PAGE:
Florida is one such state. A bill pending in the Legislature would require parental consent for a minor to obtain an abortion.
In the first years after Roe, states began trying to identify just how much they could still limit abortion. Missouri, reasoning that all other medical procedures performed on a minor require parental consent, adopted a law requiring minors to have parental consent for abortion. It also required spousal consent, reasoning that it took two people to conceive this child and thus both had a stake in its future.
Parental (and spousal) consent were one of the first limits on abortion tossed by the Supreme Court. Just three years after Roe, the Court struck down the Missouri law in Planned Parenthood of Central Missouri v. Danforth (428 US 52).
I have always been bothered by the rationale in Danforth. The Court reasoned that Missouri could not afford parents or fathers a decisive role in whether a minor or a wife obtained an abortion because, it said, the state did not have that right and thus could not “delegate” it to parents or fathers (at 70, 71).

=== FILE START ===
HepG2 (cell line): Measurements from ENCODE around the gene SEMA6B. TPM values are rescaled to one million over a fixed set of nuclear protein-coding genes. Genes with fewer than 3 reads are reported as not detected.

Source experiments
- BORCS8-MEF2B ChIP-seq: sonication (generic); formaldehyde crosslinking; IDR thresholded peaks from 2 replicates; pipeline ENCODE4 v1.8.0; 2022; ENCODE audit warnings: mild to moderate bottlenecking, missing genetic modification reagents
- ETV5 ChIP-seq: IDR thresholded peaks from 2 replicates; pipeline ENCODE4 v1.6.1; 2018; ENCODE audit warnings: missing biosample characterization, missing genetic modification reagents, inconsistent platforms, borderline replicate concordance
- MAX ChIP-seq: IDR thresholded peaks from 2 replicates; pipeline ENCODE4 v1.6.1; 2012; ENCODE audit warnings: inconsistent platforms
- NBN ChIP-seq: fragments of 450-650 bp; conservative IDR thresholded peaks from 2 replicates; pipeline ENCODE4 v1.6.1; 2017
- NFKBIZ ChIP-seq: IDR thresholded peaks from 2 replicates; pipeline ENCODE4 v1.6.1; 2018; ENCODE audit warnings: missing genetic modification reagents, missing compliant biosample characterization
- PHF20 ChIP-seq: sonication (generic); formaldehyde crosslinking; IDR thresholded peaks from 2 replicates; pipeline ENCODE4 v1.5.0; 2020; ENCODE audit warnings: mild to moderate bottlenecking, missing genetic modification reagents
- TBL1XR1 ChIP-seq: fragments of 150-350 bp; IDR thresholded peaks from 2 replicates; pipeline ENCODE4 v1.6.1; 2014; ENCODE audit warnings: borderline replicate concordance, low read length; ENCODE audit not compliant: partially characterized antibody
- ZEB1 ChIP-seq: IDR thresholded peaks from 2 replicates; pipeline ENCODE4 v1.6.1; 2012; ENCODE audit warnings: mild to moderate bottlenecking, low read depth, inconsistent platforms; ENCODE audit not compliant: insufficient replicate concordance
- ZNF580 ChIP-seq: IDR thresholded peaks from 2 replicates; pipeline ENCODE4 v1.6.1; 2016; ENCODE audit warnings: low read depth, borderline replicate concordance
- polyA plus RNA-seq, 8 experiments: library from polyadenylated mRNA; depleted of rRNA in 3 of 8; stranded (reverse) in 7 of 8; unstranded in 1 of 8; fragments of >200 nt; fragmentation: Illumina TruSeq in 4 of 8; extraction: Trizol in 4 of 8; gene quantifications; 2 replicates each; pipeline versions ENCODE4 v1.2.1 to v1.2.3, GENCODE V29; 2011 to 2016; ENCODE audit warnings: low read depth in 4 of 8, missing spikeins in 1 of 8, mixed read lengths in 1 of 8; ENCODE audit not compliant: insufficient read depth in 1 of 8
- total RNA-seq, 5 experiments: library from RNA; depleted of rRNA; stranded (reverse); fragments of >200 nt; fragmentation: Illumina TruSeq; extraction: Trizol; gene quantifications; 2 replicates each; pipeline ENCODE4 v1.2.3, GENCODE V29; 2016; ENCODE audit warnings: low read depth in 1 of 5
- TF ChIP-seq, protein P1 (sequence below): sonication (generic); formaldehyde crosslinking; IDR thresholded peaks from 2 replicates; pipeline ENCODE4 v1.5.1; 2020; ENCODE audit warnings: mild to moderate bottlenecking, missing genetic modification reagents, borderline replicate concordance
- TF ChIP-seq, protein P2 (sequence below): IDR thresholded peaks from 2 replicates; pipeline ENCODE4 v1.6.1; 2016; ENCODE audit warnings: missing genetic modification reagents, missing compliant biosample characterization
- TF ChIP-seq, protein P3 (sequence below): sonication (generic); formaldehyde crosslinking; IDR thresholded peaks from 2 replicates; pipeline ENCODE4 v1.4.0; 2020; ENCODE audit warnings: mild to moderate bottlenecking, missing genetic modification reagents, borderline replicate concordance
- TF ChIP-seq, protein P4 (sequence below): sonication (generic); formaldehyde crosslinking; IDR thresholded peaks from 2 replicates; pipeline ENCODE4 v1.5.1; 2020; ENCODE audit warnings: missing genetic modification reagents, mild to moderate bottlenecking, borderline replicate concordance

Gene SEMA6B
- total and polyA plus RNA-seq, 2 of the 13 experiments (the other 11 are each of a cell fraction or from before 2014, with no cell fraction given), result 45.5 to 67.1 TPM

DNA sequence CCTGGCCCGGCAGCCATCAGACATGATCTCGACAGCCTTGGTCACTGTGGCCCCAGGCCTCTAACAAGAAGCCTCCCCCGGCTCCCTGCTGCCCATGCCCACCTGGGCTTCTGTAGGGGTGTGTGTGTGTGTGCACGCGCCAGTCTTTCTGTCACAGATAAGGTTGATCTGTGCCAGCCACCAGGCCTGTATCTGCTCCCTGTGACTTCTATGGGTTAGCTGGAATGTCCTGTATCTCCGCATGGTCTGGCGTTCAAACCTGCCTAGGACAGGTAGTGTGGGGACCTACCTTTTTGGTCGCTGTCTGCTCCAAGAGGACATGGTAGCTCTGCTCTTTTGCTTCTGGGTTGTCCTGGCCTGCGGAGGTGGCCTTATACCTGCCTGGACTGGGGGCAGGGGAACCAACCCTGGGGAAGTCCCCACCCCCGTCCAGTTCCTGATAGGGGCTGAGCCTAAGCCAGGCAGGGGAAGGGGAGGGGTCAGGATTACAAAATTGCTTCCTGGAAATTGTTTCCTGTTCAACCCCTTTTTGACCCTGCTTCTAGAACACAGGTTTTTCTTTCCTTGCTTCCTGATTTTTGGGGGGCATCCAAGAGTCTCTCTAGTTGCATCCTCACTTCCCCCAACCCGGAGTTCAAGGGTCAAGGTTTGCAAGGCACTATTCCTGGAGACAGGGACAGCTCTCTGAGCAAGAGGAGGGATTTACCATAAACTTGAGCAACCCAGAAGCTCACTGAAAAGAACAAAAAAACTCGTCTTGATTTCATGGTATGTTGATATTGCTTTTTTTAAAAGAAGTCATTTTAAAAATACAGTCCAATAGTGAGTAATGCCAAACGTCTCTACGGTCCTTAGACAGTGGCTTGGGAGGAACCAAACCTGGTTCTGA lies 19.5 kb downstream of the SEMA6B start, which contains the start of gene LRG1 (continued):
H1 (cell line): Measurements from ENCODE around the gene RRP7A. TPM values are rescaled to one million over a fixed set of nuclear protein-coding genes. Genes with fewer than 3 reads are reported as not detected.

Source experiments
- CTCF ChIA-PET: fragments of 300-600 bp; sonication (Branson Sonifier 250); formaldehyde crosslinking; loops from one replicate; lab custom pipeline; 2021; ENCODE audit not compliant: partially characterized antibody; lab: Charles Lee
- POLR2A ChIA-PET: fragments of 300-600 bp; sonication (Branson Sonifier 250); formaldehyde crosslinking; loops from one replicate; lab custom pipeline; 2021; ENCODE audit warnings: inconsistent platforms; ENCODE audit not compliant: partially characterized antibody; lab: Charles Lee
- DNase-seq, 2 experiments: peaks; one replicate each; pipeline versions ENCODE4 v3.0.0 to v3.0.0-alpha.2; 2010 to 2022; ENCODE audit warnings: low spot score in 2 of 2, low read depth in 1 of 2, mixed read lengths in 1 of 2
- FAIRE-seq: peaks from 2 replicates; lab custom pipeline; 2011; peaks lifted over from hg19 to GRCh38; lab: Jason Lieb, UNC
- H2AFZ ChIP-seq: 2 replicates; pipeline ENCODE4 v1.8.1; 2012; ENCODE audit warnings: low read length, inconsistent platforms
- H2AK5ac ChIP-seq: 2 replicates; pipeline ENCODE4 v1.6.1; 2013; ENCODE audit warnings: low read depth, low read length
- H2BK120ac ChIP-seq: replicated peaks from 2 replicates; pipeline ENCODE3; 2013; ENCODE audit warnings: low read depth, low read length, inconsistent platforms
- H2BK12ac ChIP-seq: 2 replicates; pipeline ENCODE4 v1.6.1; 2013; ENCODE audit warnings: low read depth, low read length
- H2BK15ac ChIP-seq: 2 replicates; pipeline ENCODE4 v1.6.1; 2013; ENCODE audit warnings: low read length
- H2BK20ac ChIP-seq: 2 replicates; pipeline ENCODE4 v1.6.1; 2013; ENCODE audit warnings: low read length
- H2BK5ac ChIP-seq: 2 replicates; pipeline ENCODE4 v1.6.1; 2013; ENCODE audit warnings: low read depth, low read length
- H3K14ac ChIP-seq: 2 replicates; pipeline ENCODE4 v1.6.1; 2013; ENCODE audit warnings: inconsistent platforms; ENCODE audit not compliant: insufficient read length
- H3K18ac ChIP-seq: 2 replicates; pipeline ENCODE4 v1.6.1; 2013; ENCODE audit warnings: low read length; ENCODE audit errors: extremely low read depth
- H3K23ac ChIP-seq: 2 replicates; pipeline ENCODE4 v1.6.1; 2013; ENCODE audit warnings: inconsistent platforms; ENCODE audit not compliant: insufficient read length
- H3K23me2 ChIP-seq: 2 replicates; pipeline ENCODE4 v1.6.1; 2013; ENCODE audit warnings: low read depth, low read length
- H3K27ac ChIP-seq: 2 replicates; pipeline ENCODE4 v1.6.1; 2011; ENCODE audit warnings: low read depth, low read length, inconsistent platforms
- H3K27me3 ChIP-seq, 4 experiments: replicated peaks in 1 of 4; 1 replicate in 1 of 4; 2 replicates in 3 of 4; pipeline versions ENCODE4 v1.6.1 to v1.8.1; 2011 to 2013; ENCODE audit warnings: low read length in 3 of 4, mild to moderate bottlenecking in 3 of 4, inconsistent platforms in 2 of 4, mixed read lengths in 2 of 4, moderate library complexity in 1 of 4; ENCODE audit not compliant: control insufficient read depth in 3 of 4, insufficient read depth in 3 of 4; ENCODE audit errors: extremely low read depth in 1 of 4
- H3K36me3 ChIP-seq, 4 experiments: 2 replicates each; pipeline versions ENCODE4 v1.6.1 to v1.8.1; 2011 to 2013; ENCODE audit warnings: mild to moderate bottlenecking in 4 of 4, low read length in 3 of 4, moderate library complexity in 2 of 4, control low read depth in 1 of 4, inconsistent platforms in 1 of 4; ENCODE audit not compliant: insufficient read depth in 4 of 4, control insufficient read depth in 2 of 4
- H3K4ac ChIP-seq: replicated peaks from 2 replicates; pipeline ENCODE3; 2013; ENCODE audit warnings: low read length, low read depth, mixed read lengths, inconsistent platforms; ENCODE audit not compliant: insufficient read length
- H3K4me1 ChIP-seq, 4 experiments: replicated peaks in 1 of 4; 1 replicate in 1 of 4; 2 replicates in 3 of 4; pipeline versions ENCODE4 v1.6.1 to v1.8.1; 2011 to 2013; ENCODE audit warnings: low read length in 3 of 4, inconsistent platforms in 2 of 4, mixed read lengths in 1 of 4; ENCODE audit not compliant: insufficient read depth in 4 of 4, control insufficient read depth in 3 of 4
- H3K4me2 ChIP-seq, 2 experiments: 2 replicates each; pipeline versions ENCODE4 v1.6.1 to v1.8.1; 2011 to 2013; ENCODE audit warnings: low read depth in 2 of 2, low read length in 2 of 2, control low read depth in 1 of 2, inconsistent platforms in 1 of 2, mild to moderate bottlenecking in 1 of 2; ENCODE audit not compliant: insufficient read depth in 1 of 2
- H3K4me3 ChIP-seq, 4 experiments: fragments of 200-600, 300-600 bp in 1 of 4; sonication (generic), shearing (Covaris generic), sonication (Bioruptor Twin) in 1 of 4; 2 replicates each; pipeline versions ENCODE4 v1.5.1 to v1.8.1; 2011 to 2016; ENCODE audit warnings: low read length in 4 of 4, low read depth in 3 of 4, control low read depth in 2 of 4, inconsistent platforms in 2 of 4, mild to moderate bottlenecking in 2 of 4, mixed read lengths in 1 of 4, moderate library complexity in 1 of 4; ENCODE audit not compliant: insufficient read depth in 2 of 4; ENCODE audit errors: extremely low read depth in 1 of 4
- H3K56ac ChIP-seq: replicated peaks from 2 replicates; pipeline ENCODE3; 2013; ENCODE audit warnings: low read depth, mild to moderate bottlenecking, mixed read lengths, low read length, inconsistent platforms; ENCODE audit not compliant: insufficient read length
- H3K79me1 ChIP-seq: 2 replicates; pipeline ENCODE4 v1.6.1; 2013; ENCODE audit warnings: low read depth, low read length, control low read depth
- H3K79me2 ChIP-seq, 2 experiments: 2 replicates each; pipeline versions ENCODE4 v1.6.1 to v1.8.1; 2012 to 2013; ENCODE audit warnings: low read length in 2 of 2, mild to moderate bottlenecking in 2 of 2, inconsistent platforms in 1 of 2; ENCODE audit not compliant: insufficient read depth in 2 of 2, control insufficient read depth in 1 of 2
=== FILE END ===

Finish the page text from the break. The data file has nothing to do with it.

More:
Read Harry Blackmun’s audacious (and mendacious) claim. A father or a parent has no say in a wife’s or minor daughter’s abortion because they are not “delegates” of the state.
I wonder how many husbands thought, when engaging in intercourse, that they are performing a patriotic duty on behalf of the “Show-Me State.”
Blackmun’s logic betrays the absolute illogic that has governed abortion politics. Although he claims in Roe that “a woman cannot be isolated in her privacy,” that is exactly what he does. For him, there are no natural rights that come from the family and pre-exist the state. The only “rights” are those the state confers (or cannot confer). And, according to Blackmun, it cannot confer a role in preventing an abortion.
The issue of minors and abortion remained a fraught issue. Some states, noting that a child can’t be given an aspirin in most places without parental consent, insisted that neither can they be given abortions. Other states sought to compromise by saying parents did not need to “consent” to a minor’s abortion, but they would have to be “notified.”
Planned Parenthood, of course, would have none of that.